Earthworm-inspired innovation wins $10K Living Product Prize

The Living Filtration System, created to help farmers keep nutrients in the soil, is awarded the Living Product Prize in the Biomimicry Global Design Challenge.

(PRESS RELEASE – September 15, 2016) A University of Oregon design team has won the first Living Product Prize in the Biomimicry Global Design Challenge for the Living Filtration System, an innovation that creates healthier soils by preventing nutrients from leaving fields in runoff. Their $10,000 Living Product Prize win was announced at the Living Product Expo in Pittsburgh, PA yesterday.

“Living Filtration System has proven the adage that if it exists, it must be possible,” said International Living Future Institute CEO Amanda Sturgeon, in presenting the award. “With an elegant design and a sustainable intention, the Living Filtration System was inspired by biomimicry, mimicking the form and function of earthworms in creating natural filtration systems. This innovative product has the real potential to transform agriculture.”

The Living Product Prize is a new initiative of the Biomimicry Global Design Challenge, an annual team competition hosted by the Biomimicry Institute and the Ray C. Anderson Foundation that focuses on nature-inspired solutions to critical sustainability issues. Entries for the Living Product Prize must meet the rigorous performance categories outlined in the Living Product Challenge (LPC), a program of the International Living Future Institute. The goal of the prize is to highlight design products that mimic nature’s design principles and function as elegantly as anything found in the natural world. There are two awards – a $1,500 prize for a student team, and a $10,000 prize for a team in the Biomimicry Global Design Challenge Accelerator. The student prize was awarded in August 2016 to AquaCity Garden, a modular garden system designed for interior spaces that uses less water, is more space efficient, and promotes healthy eating.

The Living Filtration System is a biomimetic-inspired concept designed to mitigate the environmental impact of agriculture, inspired by the form and function of earthworms, wetlands and the human small intestine. This transitional technology was created to replace conventional agricultural drainage systems and capture excess nutrients in runoff, reducing fertilizer use and improving soil health.

“The Living Product Challenge criteria provide excellent guidance for how teams can apply nature’s deep principles to the design of their products,” said Megan Schuknecht, the Biomimicry Institute’s director of design challenges. “The criteria emphasize outcomes that help our design challenge teams situate their designs and business plans within a regenerative, systems context. Together with the International Living Future Institute, we are working to transform products and systems to be in harmony with nature.”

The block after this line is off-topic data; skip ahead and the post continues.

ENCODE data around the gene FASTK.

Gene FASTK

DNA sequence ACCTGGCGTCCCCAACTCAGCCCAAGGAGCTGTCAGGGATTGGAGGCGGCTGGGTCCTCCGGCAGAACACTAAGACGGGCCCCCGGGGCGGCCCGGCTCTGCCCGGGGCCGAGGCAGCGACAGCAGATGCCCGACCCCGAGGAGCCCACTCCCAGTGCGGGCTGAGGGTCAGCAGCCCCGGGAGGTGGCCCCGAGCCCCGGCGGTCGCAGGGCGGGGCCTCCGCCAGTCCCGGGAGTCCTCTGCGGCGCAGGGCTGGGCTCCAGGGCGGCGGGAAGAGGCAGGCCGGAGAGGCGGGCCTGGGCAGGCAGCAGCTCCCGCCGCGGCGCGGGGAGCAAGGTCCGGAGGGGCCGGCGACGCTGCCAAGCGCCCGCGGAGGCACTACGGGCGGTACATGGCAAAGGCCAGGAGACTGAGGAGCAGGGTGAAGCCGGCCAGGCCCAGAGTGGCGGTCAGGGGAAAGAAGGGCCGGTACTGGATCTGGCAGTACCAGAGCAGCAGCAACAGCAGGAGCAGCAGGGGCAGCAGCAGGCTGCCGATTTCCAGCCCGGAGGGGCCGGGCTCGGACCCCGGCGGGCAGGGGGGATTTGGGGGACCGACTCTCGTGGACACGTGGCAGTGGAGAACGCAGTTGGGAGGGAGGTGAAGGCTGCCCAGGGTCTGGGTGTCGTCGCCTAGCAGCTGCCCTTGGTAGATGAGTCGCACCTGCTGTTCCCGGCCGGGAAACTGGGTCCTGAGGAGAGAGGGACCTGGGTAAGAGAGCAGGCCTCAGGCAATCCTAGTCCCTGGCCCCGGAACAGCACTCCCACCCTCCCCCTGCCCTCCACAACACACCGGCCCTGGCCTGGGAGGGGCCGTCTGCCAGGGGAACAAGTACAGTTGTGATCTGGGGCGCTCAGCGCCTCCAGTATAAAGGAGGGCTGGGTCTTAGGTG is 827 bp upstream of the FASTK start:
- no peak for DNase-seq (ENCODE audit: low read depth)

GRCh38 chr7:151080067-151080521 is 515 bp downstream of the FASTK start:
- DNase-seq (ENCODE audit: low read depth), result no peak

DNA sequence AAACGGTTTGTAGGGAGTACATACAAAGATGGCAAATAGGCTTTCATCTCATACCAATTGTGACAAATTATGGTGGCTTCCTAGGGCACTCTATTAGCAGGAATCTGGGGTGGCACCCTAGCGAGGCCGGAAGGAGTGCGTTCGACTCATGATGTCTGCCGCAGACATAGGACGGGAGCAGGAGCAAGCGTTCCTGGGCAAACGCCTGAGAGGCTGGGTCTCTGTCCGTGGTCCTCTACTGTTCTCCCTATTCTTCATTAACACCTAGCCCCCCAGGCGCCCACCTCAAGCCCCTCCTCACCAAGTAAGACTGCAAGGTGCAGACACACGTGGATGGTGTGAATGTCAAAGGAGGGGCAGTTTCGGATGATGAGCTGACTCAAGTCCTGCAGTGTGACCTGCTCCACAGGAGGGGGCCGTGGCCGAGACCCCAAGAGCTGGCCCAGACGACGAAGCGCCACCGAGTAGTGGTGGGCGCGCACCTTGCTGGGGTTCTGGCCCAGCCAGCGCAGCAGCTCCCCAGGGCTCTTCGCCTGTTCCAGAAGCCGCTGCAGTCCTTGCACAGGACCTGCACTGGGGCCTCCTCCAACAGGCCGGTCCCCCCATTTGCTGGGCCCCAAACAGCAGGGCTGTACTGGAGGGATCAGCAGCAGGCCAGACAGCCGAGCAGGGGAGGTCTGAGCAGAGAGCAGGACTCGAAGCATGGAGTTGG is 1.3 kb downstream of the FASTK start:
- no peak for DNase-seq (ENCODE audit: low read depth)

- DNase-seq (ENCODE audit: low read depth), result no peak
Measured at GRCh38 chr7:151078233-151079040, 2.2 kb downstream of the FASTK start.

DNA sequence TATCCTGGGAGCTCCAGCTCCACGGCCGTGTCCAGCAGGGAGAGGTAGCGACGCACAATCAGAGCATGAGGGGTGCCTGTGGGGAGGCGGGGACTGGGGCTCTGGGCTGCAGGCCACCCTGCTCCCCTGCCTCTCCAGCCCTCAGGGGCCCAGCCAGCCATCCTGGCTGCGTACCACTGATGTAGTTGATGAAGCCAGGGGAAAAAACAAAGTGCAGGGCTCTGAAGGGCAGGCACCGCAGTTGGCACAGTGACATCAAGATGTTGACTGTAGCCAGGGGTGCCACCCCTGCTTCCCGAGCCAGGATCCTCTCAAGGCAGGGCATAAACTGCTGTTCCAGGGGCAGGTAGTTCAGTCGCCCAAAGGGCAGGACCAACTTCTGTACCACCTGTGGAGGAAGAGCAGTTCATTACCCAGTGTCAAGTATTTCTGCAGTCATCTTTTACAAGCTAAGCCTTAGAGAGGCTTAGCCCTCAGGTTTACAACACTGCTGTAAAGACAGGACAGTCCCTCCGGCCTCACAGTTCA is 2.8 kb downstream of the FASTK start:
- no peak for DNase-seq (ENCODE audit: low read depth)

About the Living Product Challenge

The Living Product Challenge, a program of the International Living Future Institute, re-imagines the design and construction of products to function as elegantly and efficiently as anything found in the natural world. Living Products are informed by biomimicry and biophilia; manufactured by processes powered only by renewable energy and within the water balance of the places they are made. Living Products improve our quality of life and bring joy through their beauty and functionality. Imagine a Living Product whose very existence builds soil; creates habitat; nourishes the human spirit; and provides inspiration for personal, political and economic change.

About the Biomimicry Global Design Challenge

The Biomimicry Global Design Challenge is the Biomimicry Institute’s flagship challenge, hosted in partnership with the Ray C. Anderson Foundation. It is an annual competition that invites students and professionals to address critical sustainability issues with nature-inspired solutions. Finalists and winners selected by our expert jury are eligible to win prize money as well as assistance in bringing their solution to the global marketplace via an Accelerator program. At the end of the Accelerator, one team will be awarded the $100,000 “Ray of Hope” prize, endowed by the Ray C. Anderson Foundation. The first Ray of Hope prize will be awarded in October 2016 at Bioneers.

The Challenge is coordinated each year around a theme, or problem area, for which participating teams are asked to design solutions. Learn more about the current theme by reading the Challenge brief and browsing the reference collection. To help teams that are new to the practice of biomimicry, the Biomimicry Institute also provides extensive online resources as well as a directory of experts and mentors who are available as advisors.

The Challenge includes two entry categories: one for students only (high school or university) and an open category, which teams of any composition can enter. Judging and awards are category specific and only entrants in the open category are eligible to advance to the Accelerator program.

About the Ray C. Anderson Foundation

The Ray C. Anderson Foundation is a 501(c)(3) not-for-profit organization that seeks to promote a sustainable society by supporting and funding educational and project-based initiatives that advance knowledge and innovation in sustainability. http://www.raycandersonfoundation.org

Lisa Lilienthal
International Living Future Institute
[email protected]

Erin Connelly
Ph:+1 (415) 800-1407
[email protected]

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